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Building on a Good Foundation: Reauthorization of the Violence Against Women Act
December 14, 2011
The following post appears courtesy of Susan B. Carbon, Director of the Office on Violence Against Women Seventeen years after its original passage, the Violence Against Women Act (VAWA) was introduced for reauthorization last month with the bipartisan leadership and support of Senator Patrick Leahy and Senator Mike Crapo. The act, the current authorization of which expired in September, was first championed by then Senator Joe Biden, passed by Congress in 1994, and reauthorized in 2000 and 2005. Each time it was considered by Congress, the legislation has enjoyed broad bipartisan support. This support reflects the very real concern that abuse knows no bounds – victims can be young and old, of all racial and ethnic backgrounds, all genders, from every corner of the country, urban and rural, tribal and territorial. This week, the Departments of Justice and Health and Human Services are holding our 6th annual Tribal Consultation in New Mexico. We are participating in discussions with tribal leaders from all over the country that will help us better serve women who are abused, raped and murdered, at rates which are nothing short of abominable. VAWA Reauthorization will be a major focal point of this dialogue. VAWA has been the cornerstone of the federal government’s efforts to end sexual violence, domestic violence, dating violence and stalking. The Act supports programs serving all segments of society, and encourages close collaboration among community service providers and professionals to coordinate efforts to end violence. Since its passage, well over $4 billion has been awarded for victim services and hundreds of programs around the country such as transitional housing, supervised visitation and legal assistance. The impact of VAWA cannot be overstated: it has profoundly improved lives, has saved lives, and has led to a paradigm shift whereby domestic and sexual violence are no longer private matters, but recognized for the public health, legal and social issues that they are. While violence has been reduced substantially as a result of VAWA, much remains to be done. The proposed legislation includes a number of important updates and improvements to the law, including a greater emphasis on meeting the needs of survivors of sexual violence addressing, domestic homicides and on reaching traditionally underserved communities. Major improvements are also proposed to address the incredibly high rates of violence committed against women in tribal communities. Among other things, the legislation proposes to strengthen tribal responses by recognizing certain tribes’ concurrent jurisdiction to investigate, prosecute, convict and sentence both Indians and non-Indians, and clarifies that tribal courts have full civil jurisdiction to issue and enforce certain protection orders. In conjunction with the Tribal Consultation this week, the Task Force created under Title IX of VAWA is meeting to hear updates from the National Institute of Justice about their program of research regarding violence against the American Indian and Alaska Native community. Reports from this meeting, along with additional information about the Task Force and the Office on Violence Against Women, can be found at www.ovw.usdoj.gov. We remind all those in need of assistance, or other concerned friends and individuals, to call the National Domestic Violence Hotline at 1-800-799-SAFE or the National Sexual Assault Hotline at 1-800-656-HOPE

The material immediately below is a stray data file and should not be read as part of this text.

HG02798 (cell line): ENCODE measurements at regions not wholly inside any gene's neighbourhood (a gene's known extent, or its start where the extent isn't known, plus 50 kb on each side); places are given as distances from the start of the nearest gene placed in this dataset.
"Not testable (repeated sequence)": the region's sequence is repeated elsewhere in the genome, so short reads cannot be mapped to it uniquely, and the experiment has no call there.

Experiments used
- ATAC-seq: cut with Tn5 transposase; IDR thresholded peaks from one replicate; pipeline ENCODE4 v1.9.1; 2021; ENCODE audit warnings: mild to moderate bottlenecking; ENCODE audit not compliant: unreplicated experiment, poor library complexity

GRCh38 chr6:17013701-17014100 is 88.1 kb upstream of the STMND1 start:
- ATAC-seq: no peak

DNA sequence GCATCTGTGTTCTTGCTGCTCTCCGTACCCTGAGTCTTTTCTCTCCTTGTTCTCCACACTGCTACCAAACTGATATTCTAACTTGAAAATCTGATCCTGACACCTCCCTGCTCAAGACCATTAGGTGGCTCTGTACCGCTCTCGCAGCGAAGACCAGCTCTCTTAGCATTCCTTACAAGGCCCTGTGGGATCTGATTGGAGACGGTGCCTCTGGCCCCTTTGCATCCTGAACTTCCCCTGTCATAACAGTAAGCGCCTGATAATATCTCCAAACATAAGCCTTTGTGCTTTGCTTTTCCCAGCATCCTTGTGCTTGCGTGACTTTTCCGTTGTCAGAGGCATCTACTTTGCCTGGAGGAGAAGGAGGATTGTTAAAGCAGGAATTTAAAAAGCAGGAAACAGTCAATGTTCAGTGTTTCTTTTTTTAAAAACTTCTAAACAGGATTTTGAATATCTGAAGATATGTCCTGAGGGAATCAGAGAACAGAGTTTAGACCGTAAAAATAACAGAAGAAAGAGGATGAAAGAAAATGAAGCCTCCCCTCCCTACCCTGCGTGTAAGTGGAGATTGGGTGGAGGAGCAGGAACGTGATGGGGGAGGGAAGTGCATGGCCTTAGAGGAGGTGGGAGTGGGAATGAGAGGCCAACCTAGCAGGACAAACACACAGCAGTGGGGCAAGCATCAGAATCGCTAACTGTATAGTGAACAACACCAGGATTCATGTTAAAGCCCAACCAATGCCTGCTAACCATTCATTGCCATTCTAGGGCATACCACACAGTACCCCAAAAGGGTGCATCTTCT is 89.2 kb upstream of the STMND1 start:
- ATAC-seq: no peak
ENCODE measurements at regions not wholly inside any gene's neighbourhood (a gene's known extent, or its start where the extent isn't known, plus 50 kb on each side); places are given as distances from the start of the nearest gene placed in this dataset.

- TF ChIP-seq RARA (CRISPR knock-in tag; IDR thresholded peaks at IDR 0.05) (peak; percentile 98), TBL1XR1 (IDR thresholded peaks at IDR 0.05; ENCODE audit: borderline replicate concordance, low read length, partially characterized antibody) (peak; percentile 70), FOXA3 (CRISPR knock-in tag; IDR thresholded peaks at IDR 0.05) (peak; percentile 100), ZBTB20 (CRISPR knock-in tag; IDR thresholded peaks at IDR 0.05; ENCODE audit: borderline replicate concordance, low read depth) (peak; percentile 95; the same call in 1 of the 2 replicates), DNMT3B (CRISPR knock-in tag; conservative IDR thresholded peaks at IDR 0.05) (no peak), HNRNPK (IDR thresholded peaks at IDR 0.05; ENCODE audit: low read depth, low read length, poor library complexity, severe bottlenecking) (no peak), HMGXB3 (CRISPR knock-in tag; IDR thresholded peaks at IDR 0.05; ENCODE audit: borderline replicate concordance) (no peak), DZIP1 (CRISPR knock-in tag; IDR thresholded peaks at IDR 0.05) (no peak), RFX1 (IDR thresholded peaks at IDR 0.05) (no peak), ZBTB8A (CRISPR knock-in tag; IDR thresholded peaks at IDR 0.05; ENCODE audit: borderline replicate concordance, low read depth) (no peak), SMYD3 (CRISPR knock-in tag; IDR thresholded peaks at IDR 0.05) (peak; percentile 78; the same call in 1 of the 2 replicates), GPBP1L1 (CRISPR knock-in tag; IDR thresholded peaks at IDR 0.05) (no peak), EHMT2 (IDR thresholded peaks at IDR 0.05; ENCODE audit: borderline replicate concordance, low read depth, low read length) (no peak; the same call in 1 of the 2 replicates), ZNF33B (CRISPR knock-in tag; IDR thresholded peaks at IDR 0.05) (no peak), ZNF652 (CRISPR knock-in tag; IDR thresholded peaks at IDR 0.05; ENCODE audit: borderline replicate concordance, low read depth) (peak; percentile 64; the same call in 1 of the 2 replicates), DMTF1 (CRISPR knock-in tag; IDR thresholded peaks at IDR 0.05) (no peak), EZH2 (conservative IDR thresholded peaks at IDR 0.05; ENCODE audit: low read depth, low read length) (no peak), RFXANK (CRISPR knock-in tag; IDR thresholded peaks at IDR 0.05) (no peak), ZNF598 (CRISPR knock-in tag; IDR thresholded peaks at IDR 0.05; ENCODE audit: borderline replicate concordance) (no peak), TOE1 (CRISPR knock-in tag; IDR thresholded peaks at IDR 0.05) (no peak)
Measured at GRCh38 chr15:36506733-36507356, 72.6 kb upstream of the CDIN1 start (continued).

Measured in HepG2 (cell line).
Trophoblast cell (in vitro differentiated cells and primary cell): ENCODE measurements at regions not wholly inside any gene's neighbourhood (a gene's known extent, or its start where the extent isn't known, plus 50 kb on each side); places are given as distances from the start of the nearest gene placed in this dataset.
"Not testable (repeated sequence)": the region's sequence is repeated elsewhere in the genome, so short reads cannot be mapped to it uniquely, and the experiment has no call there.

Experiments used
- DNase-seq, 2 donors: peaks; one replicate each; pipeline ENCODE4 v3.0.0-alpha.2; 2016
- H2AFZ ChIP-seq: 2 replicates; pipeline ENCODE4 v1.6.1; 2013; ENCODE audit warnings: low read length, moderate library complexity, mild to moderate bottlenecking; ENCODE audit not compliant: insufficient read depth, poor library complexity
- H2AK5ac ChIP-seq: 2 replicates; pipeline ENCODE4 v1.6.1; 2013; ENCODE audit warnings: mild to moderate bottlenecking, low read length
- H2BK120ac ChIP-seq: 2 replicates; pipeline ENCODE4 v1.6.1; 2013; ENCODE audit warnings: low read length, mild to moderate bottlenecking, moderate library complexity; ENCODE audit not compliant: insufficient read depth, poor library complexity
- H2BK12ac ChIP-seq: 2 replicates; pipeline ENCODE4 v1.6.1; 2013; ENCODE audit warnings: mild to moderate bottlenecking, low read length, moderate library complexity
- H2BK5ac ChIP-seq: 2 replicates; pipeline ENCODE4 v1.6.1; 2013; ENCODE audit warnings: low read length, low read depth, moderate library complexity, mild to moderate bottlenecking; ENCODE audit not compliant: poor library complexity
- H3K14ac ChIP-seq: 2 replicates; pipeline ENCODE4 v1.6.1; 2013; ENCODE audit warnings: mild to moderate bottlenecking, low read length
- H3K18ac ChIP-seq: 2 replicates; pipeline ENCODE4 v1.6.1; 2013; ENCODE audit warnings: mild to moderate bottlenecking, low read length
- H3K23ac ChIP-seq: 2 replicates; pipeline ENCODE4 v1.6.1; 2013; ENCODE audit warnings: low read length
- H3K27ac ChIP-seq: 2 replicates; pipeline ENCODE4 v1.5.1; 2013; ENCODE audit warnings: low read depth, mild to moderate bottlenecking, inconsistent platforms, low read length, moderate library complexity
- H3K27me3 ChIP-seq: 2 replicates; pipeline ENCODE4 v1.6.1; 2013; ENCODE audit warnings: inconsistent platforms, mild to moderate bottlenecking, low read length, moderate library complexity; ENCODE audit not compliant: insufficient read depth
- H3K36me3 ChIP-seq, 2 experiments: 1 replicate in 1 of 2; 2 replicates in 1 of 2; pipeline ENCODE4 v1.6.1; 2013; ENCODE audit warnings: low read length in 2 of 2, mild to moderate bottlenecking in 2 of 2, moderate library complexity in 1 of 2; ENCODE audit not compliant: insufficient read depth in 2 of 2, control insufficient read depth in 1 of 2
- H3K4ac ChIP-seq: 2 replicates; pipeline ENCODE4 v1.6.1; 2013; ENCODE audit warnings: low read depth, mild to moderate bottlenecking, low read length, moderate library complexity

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Updated April 7, 2017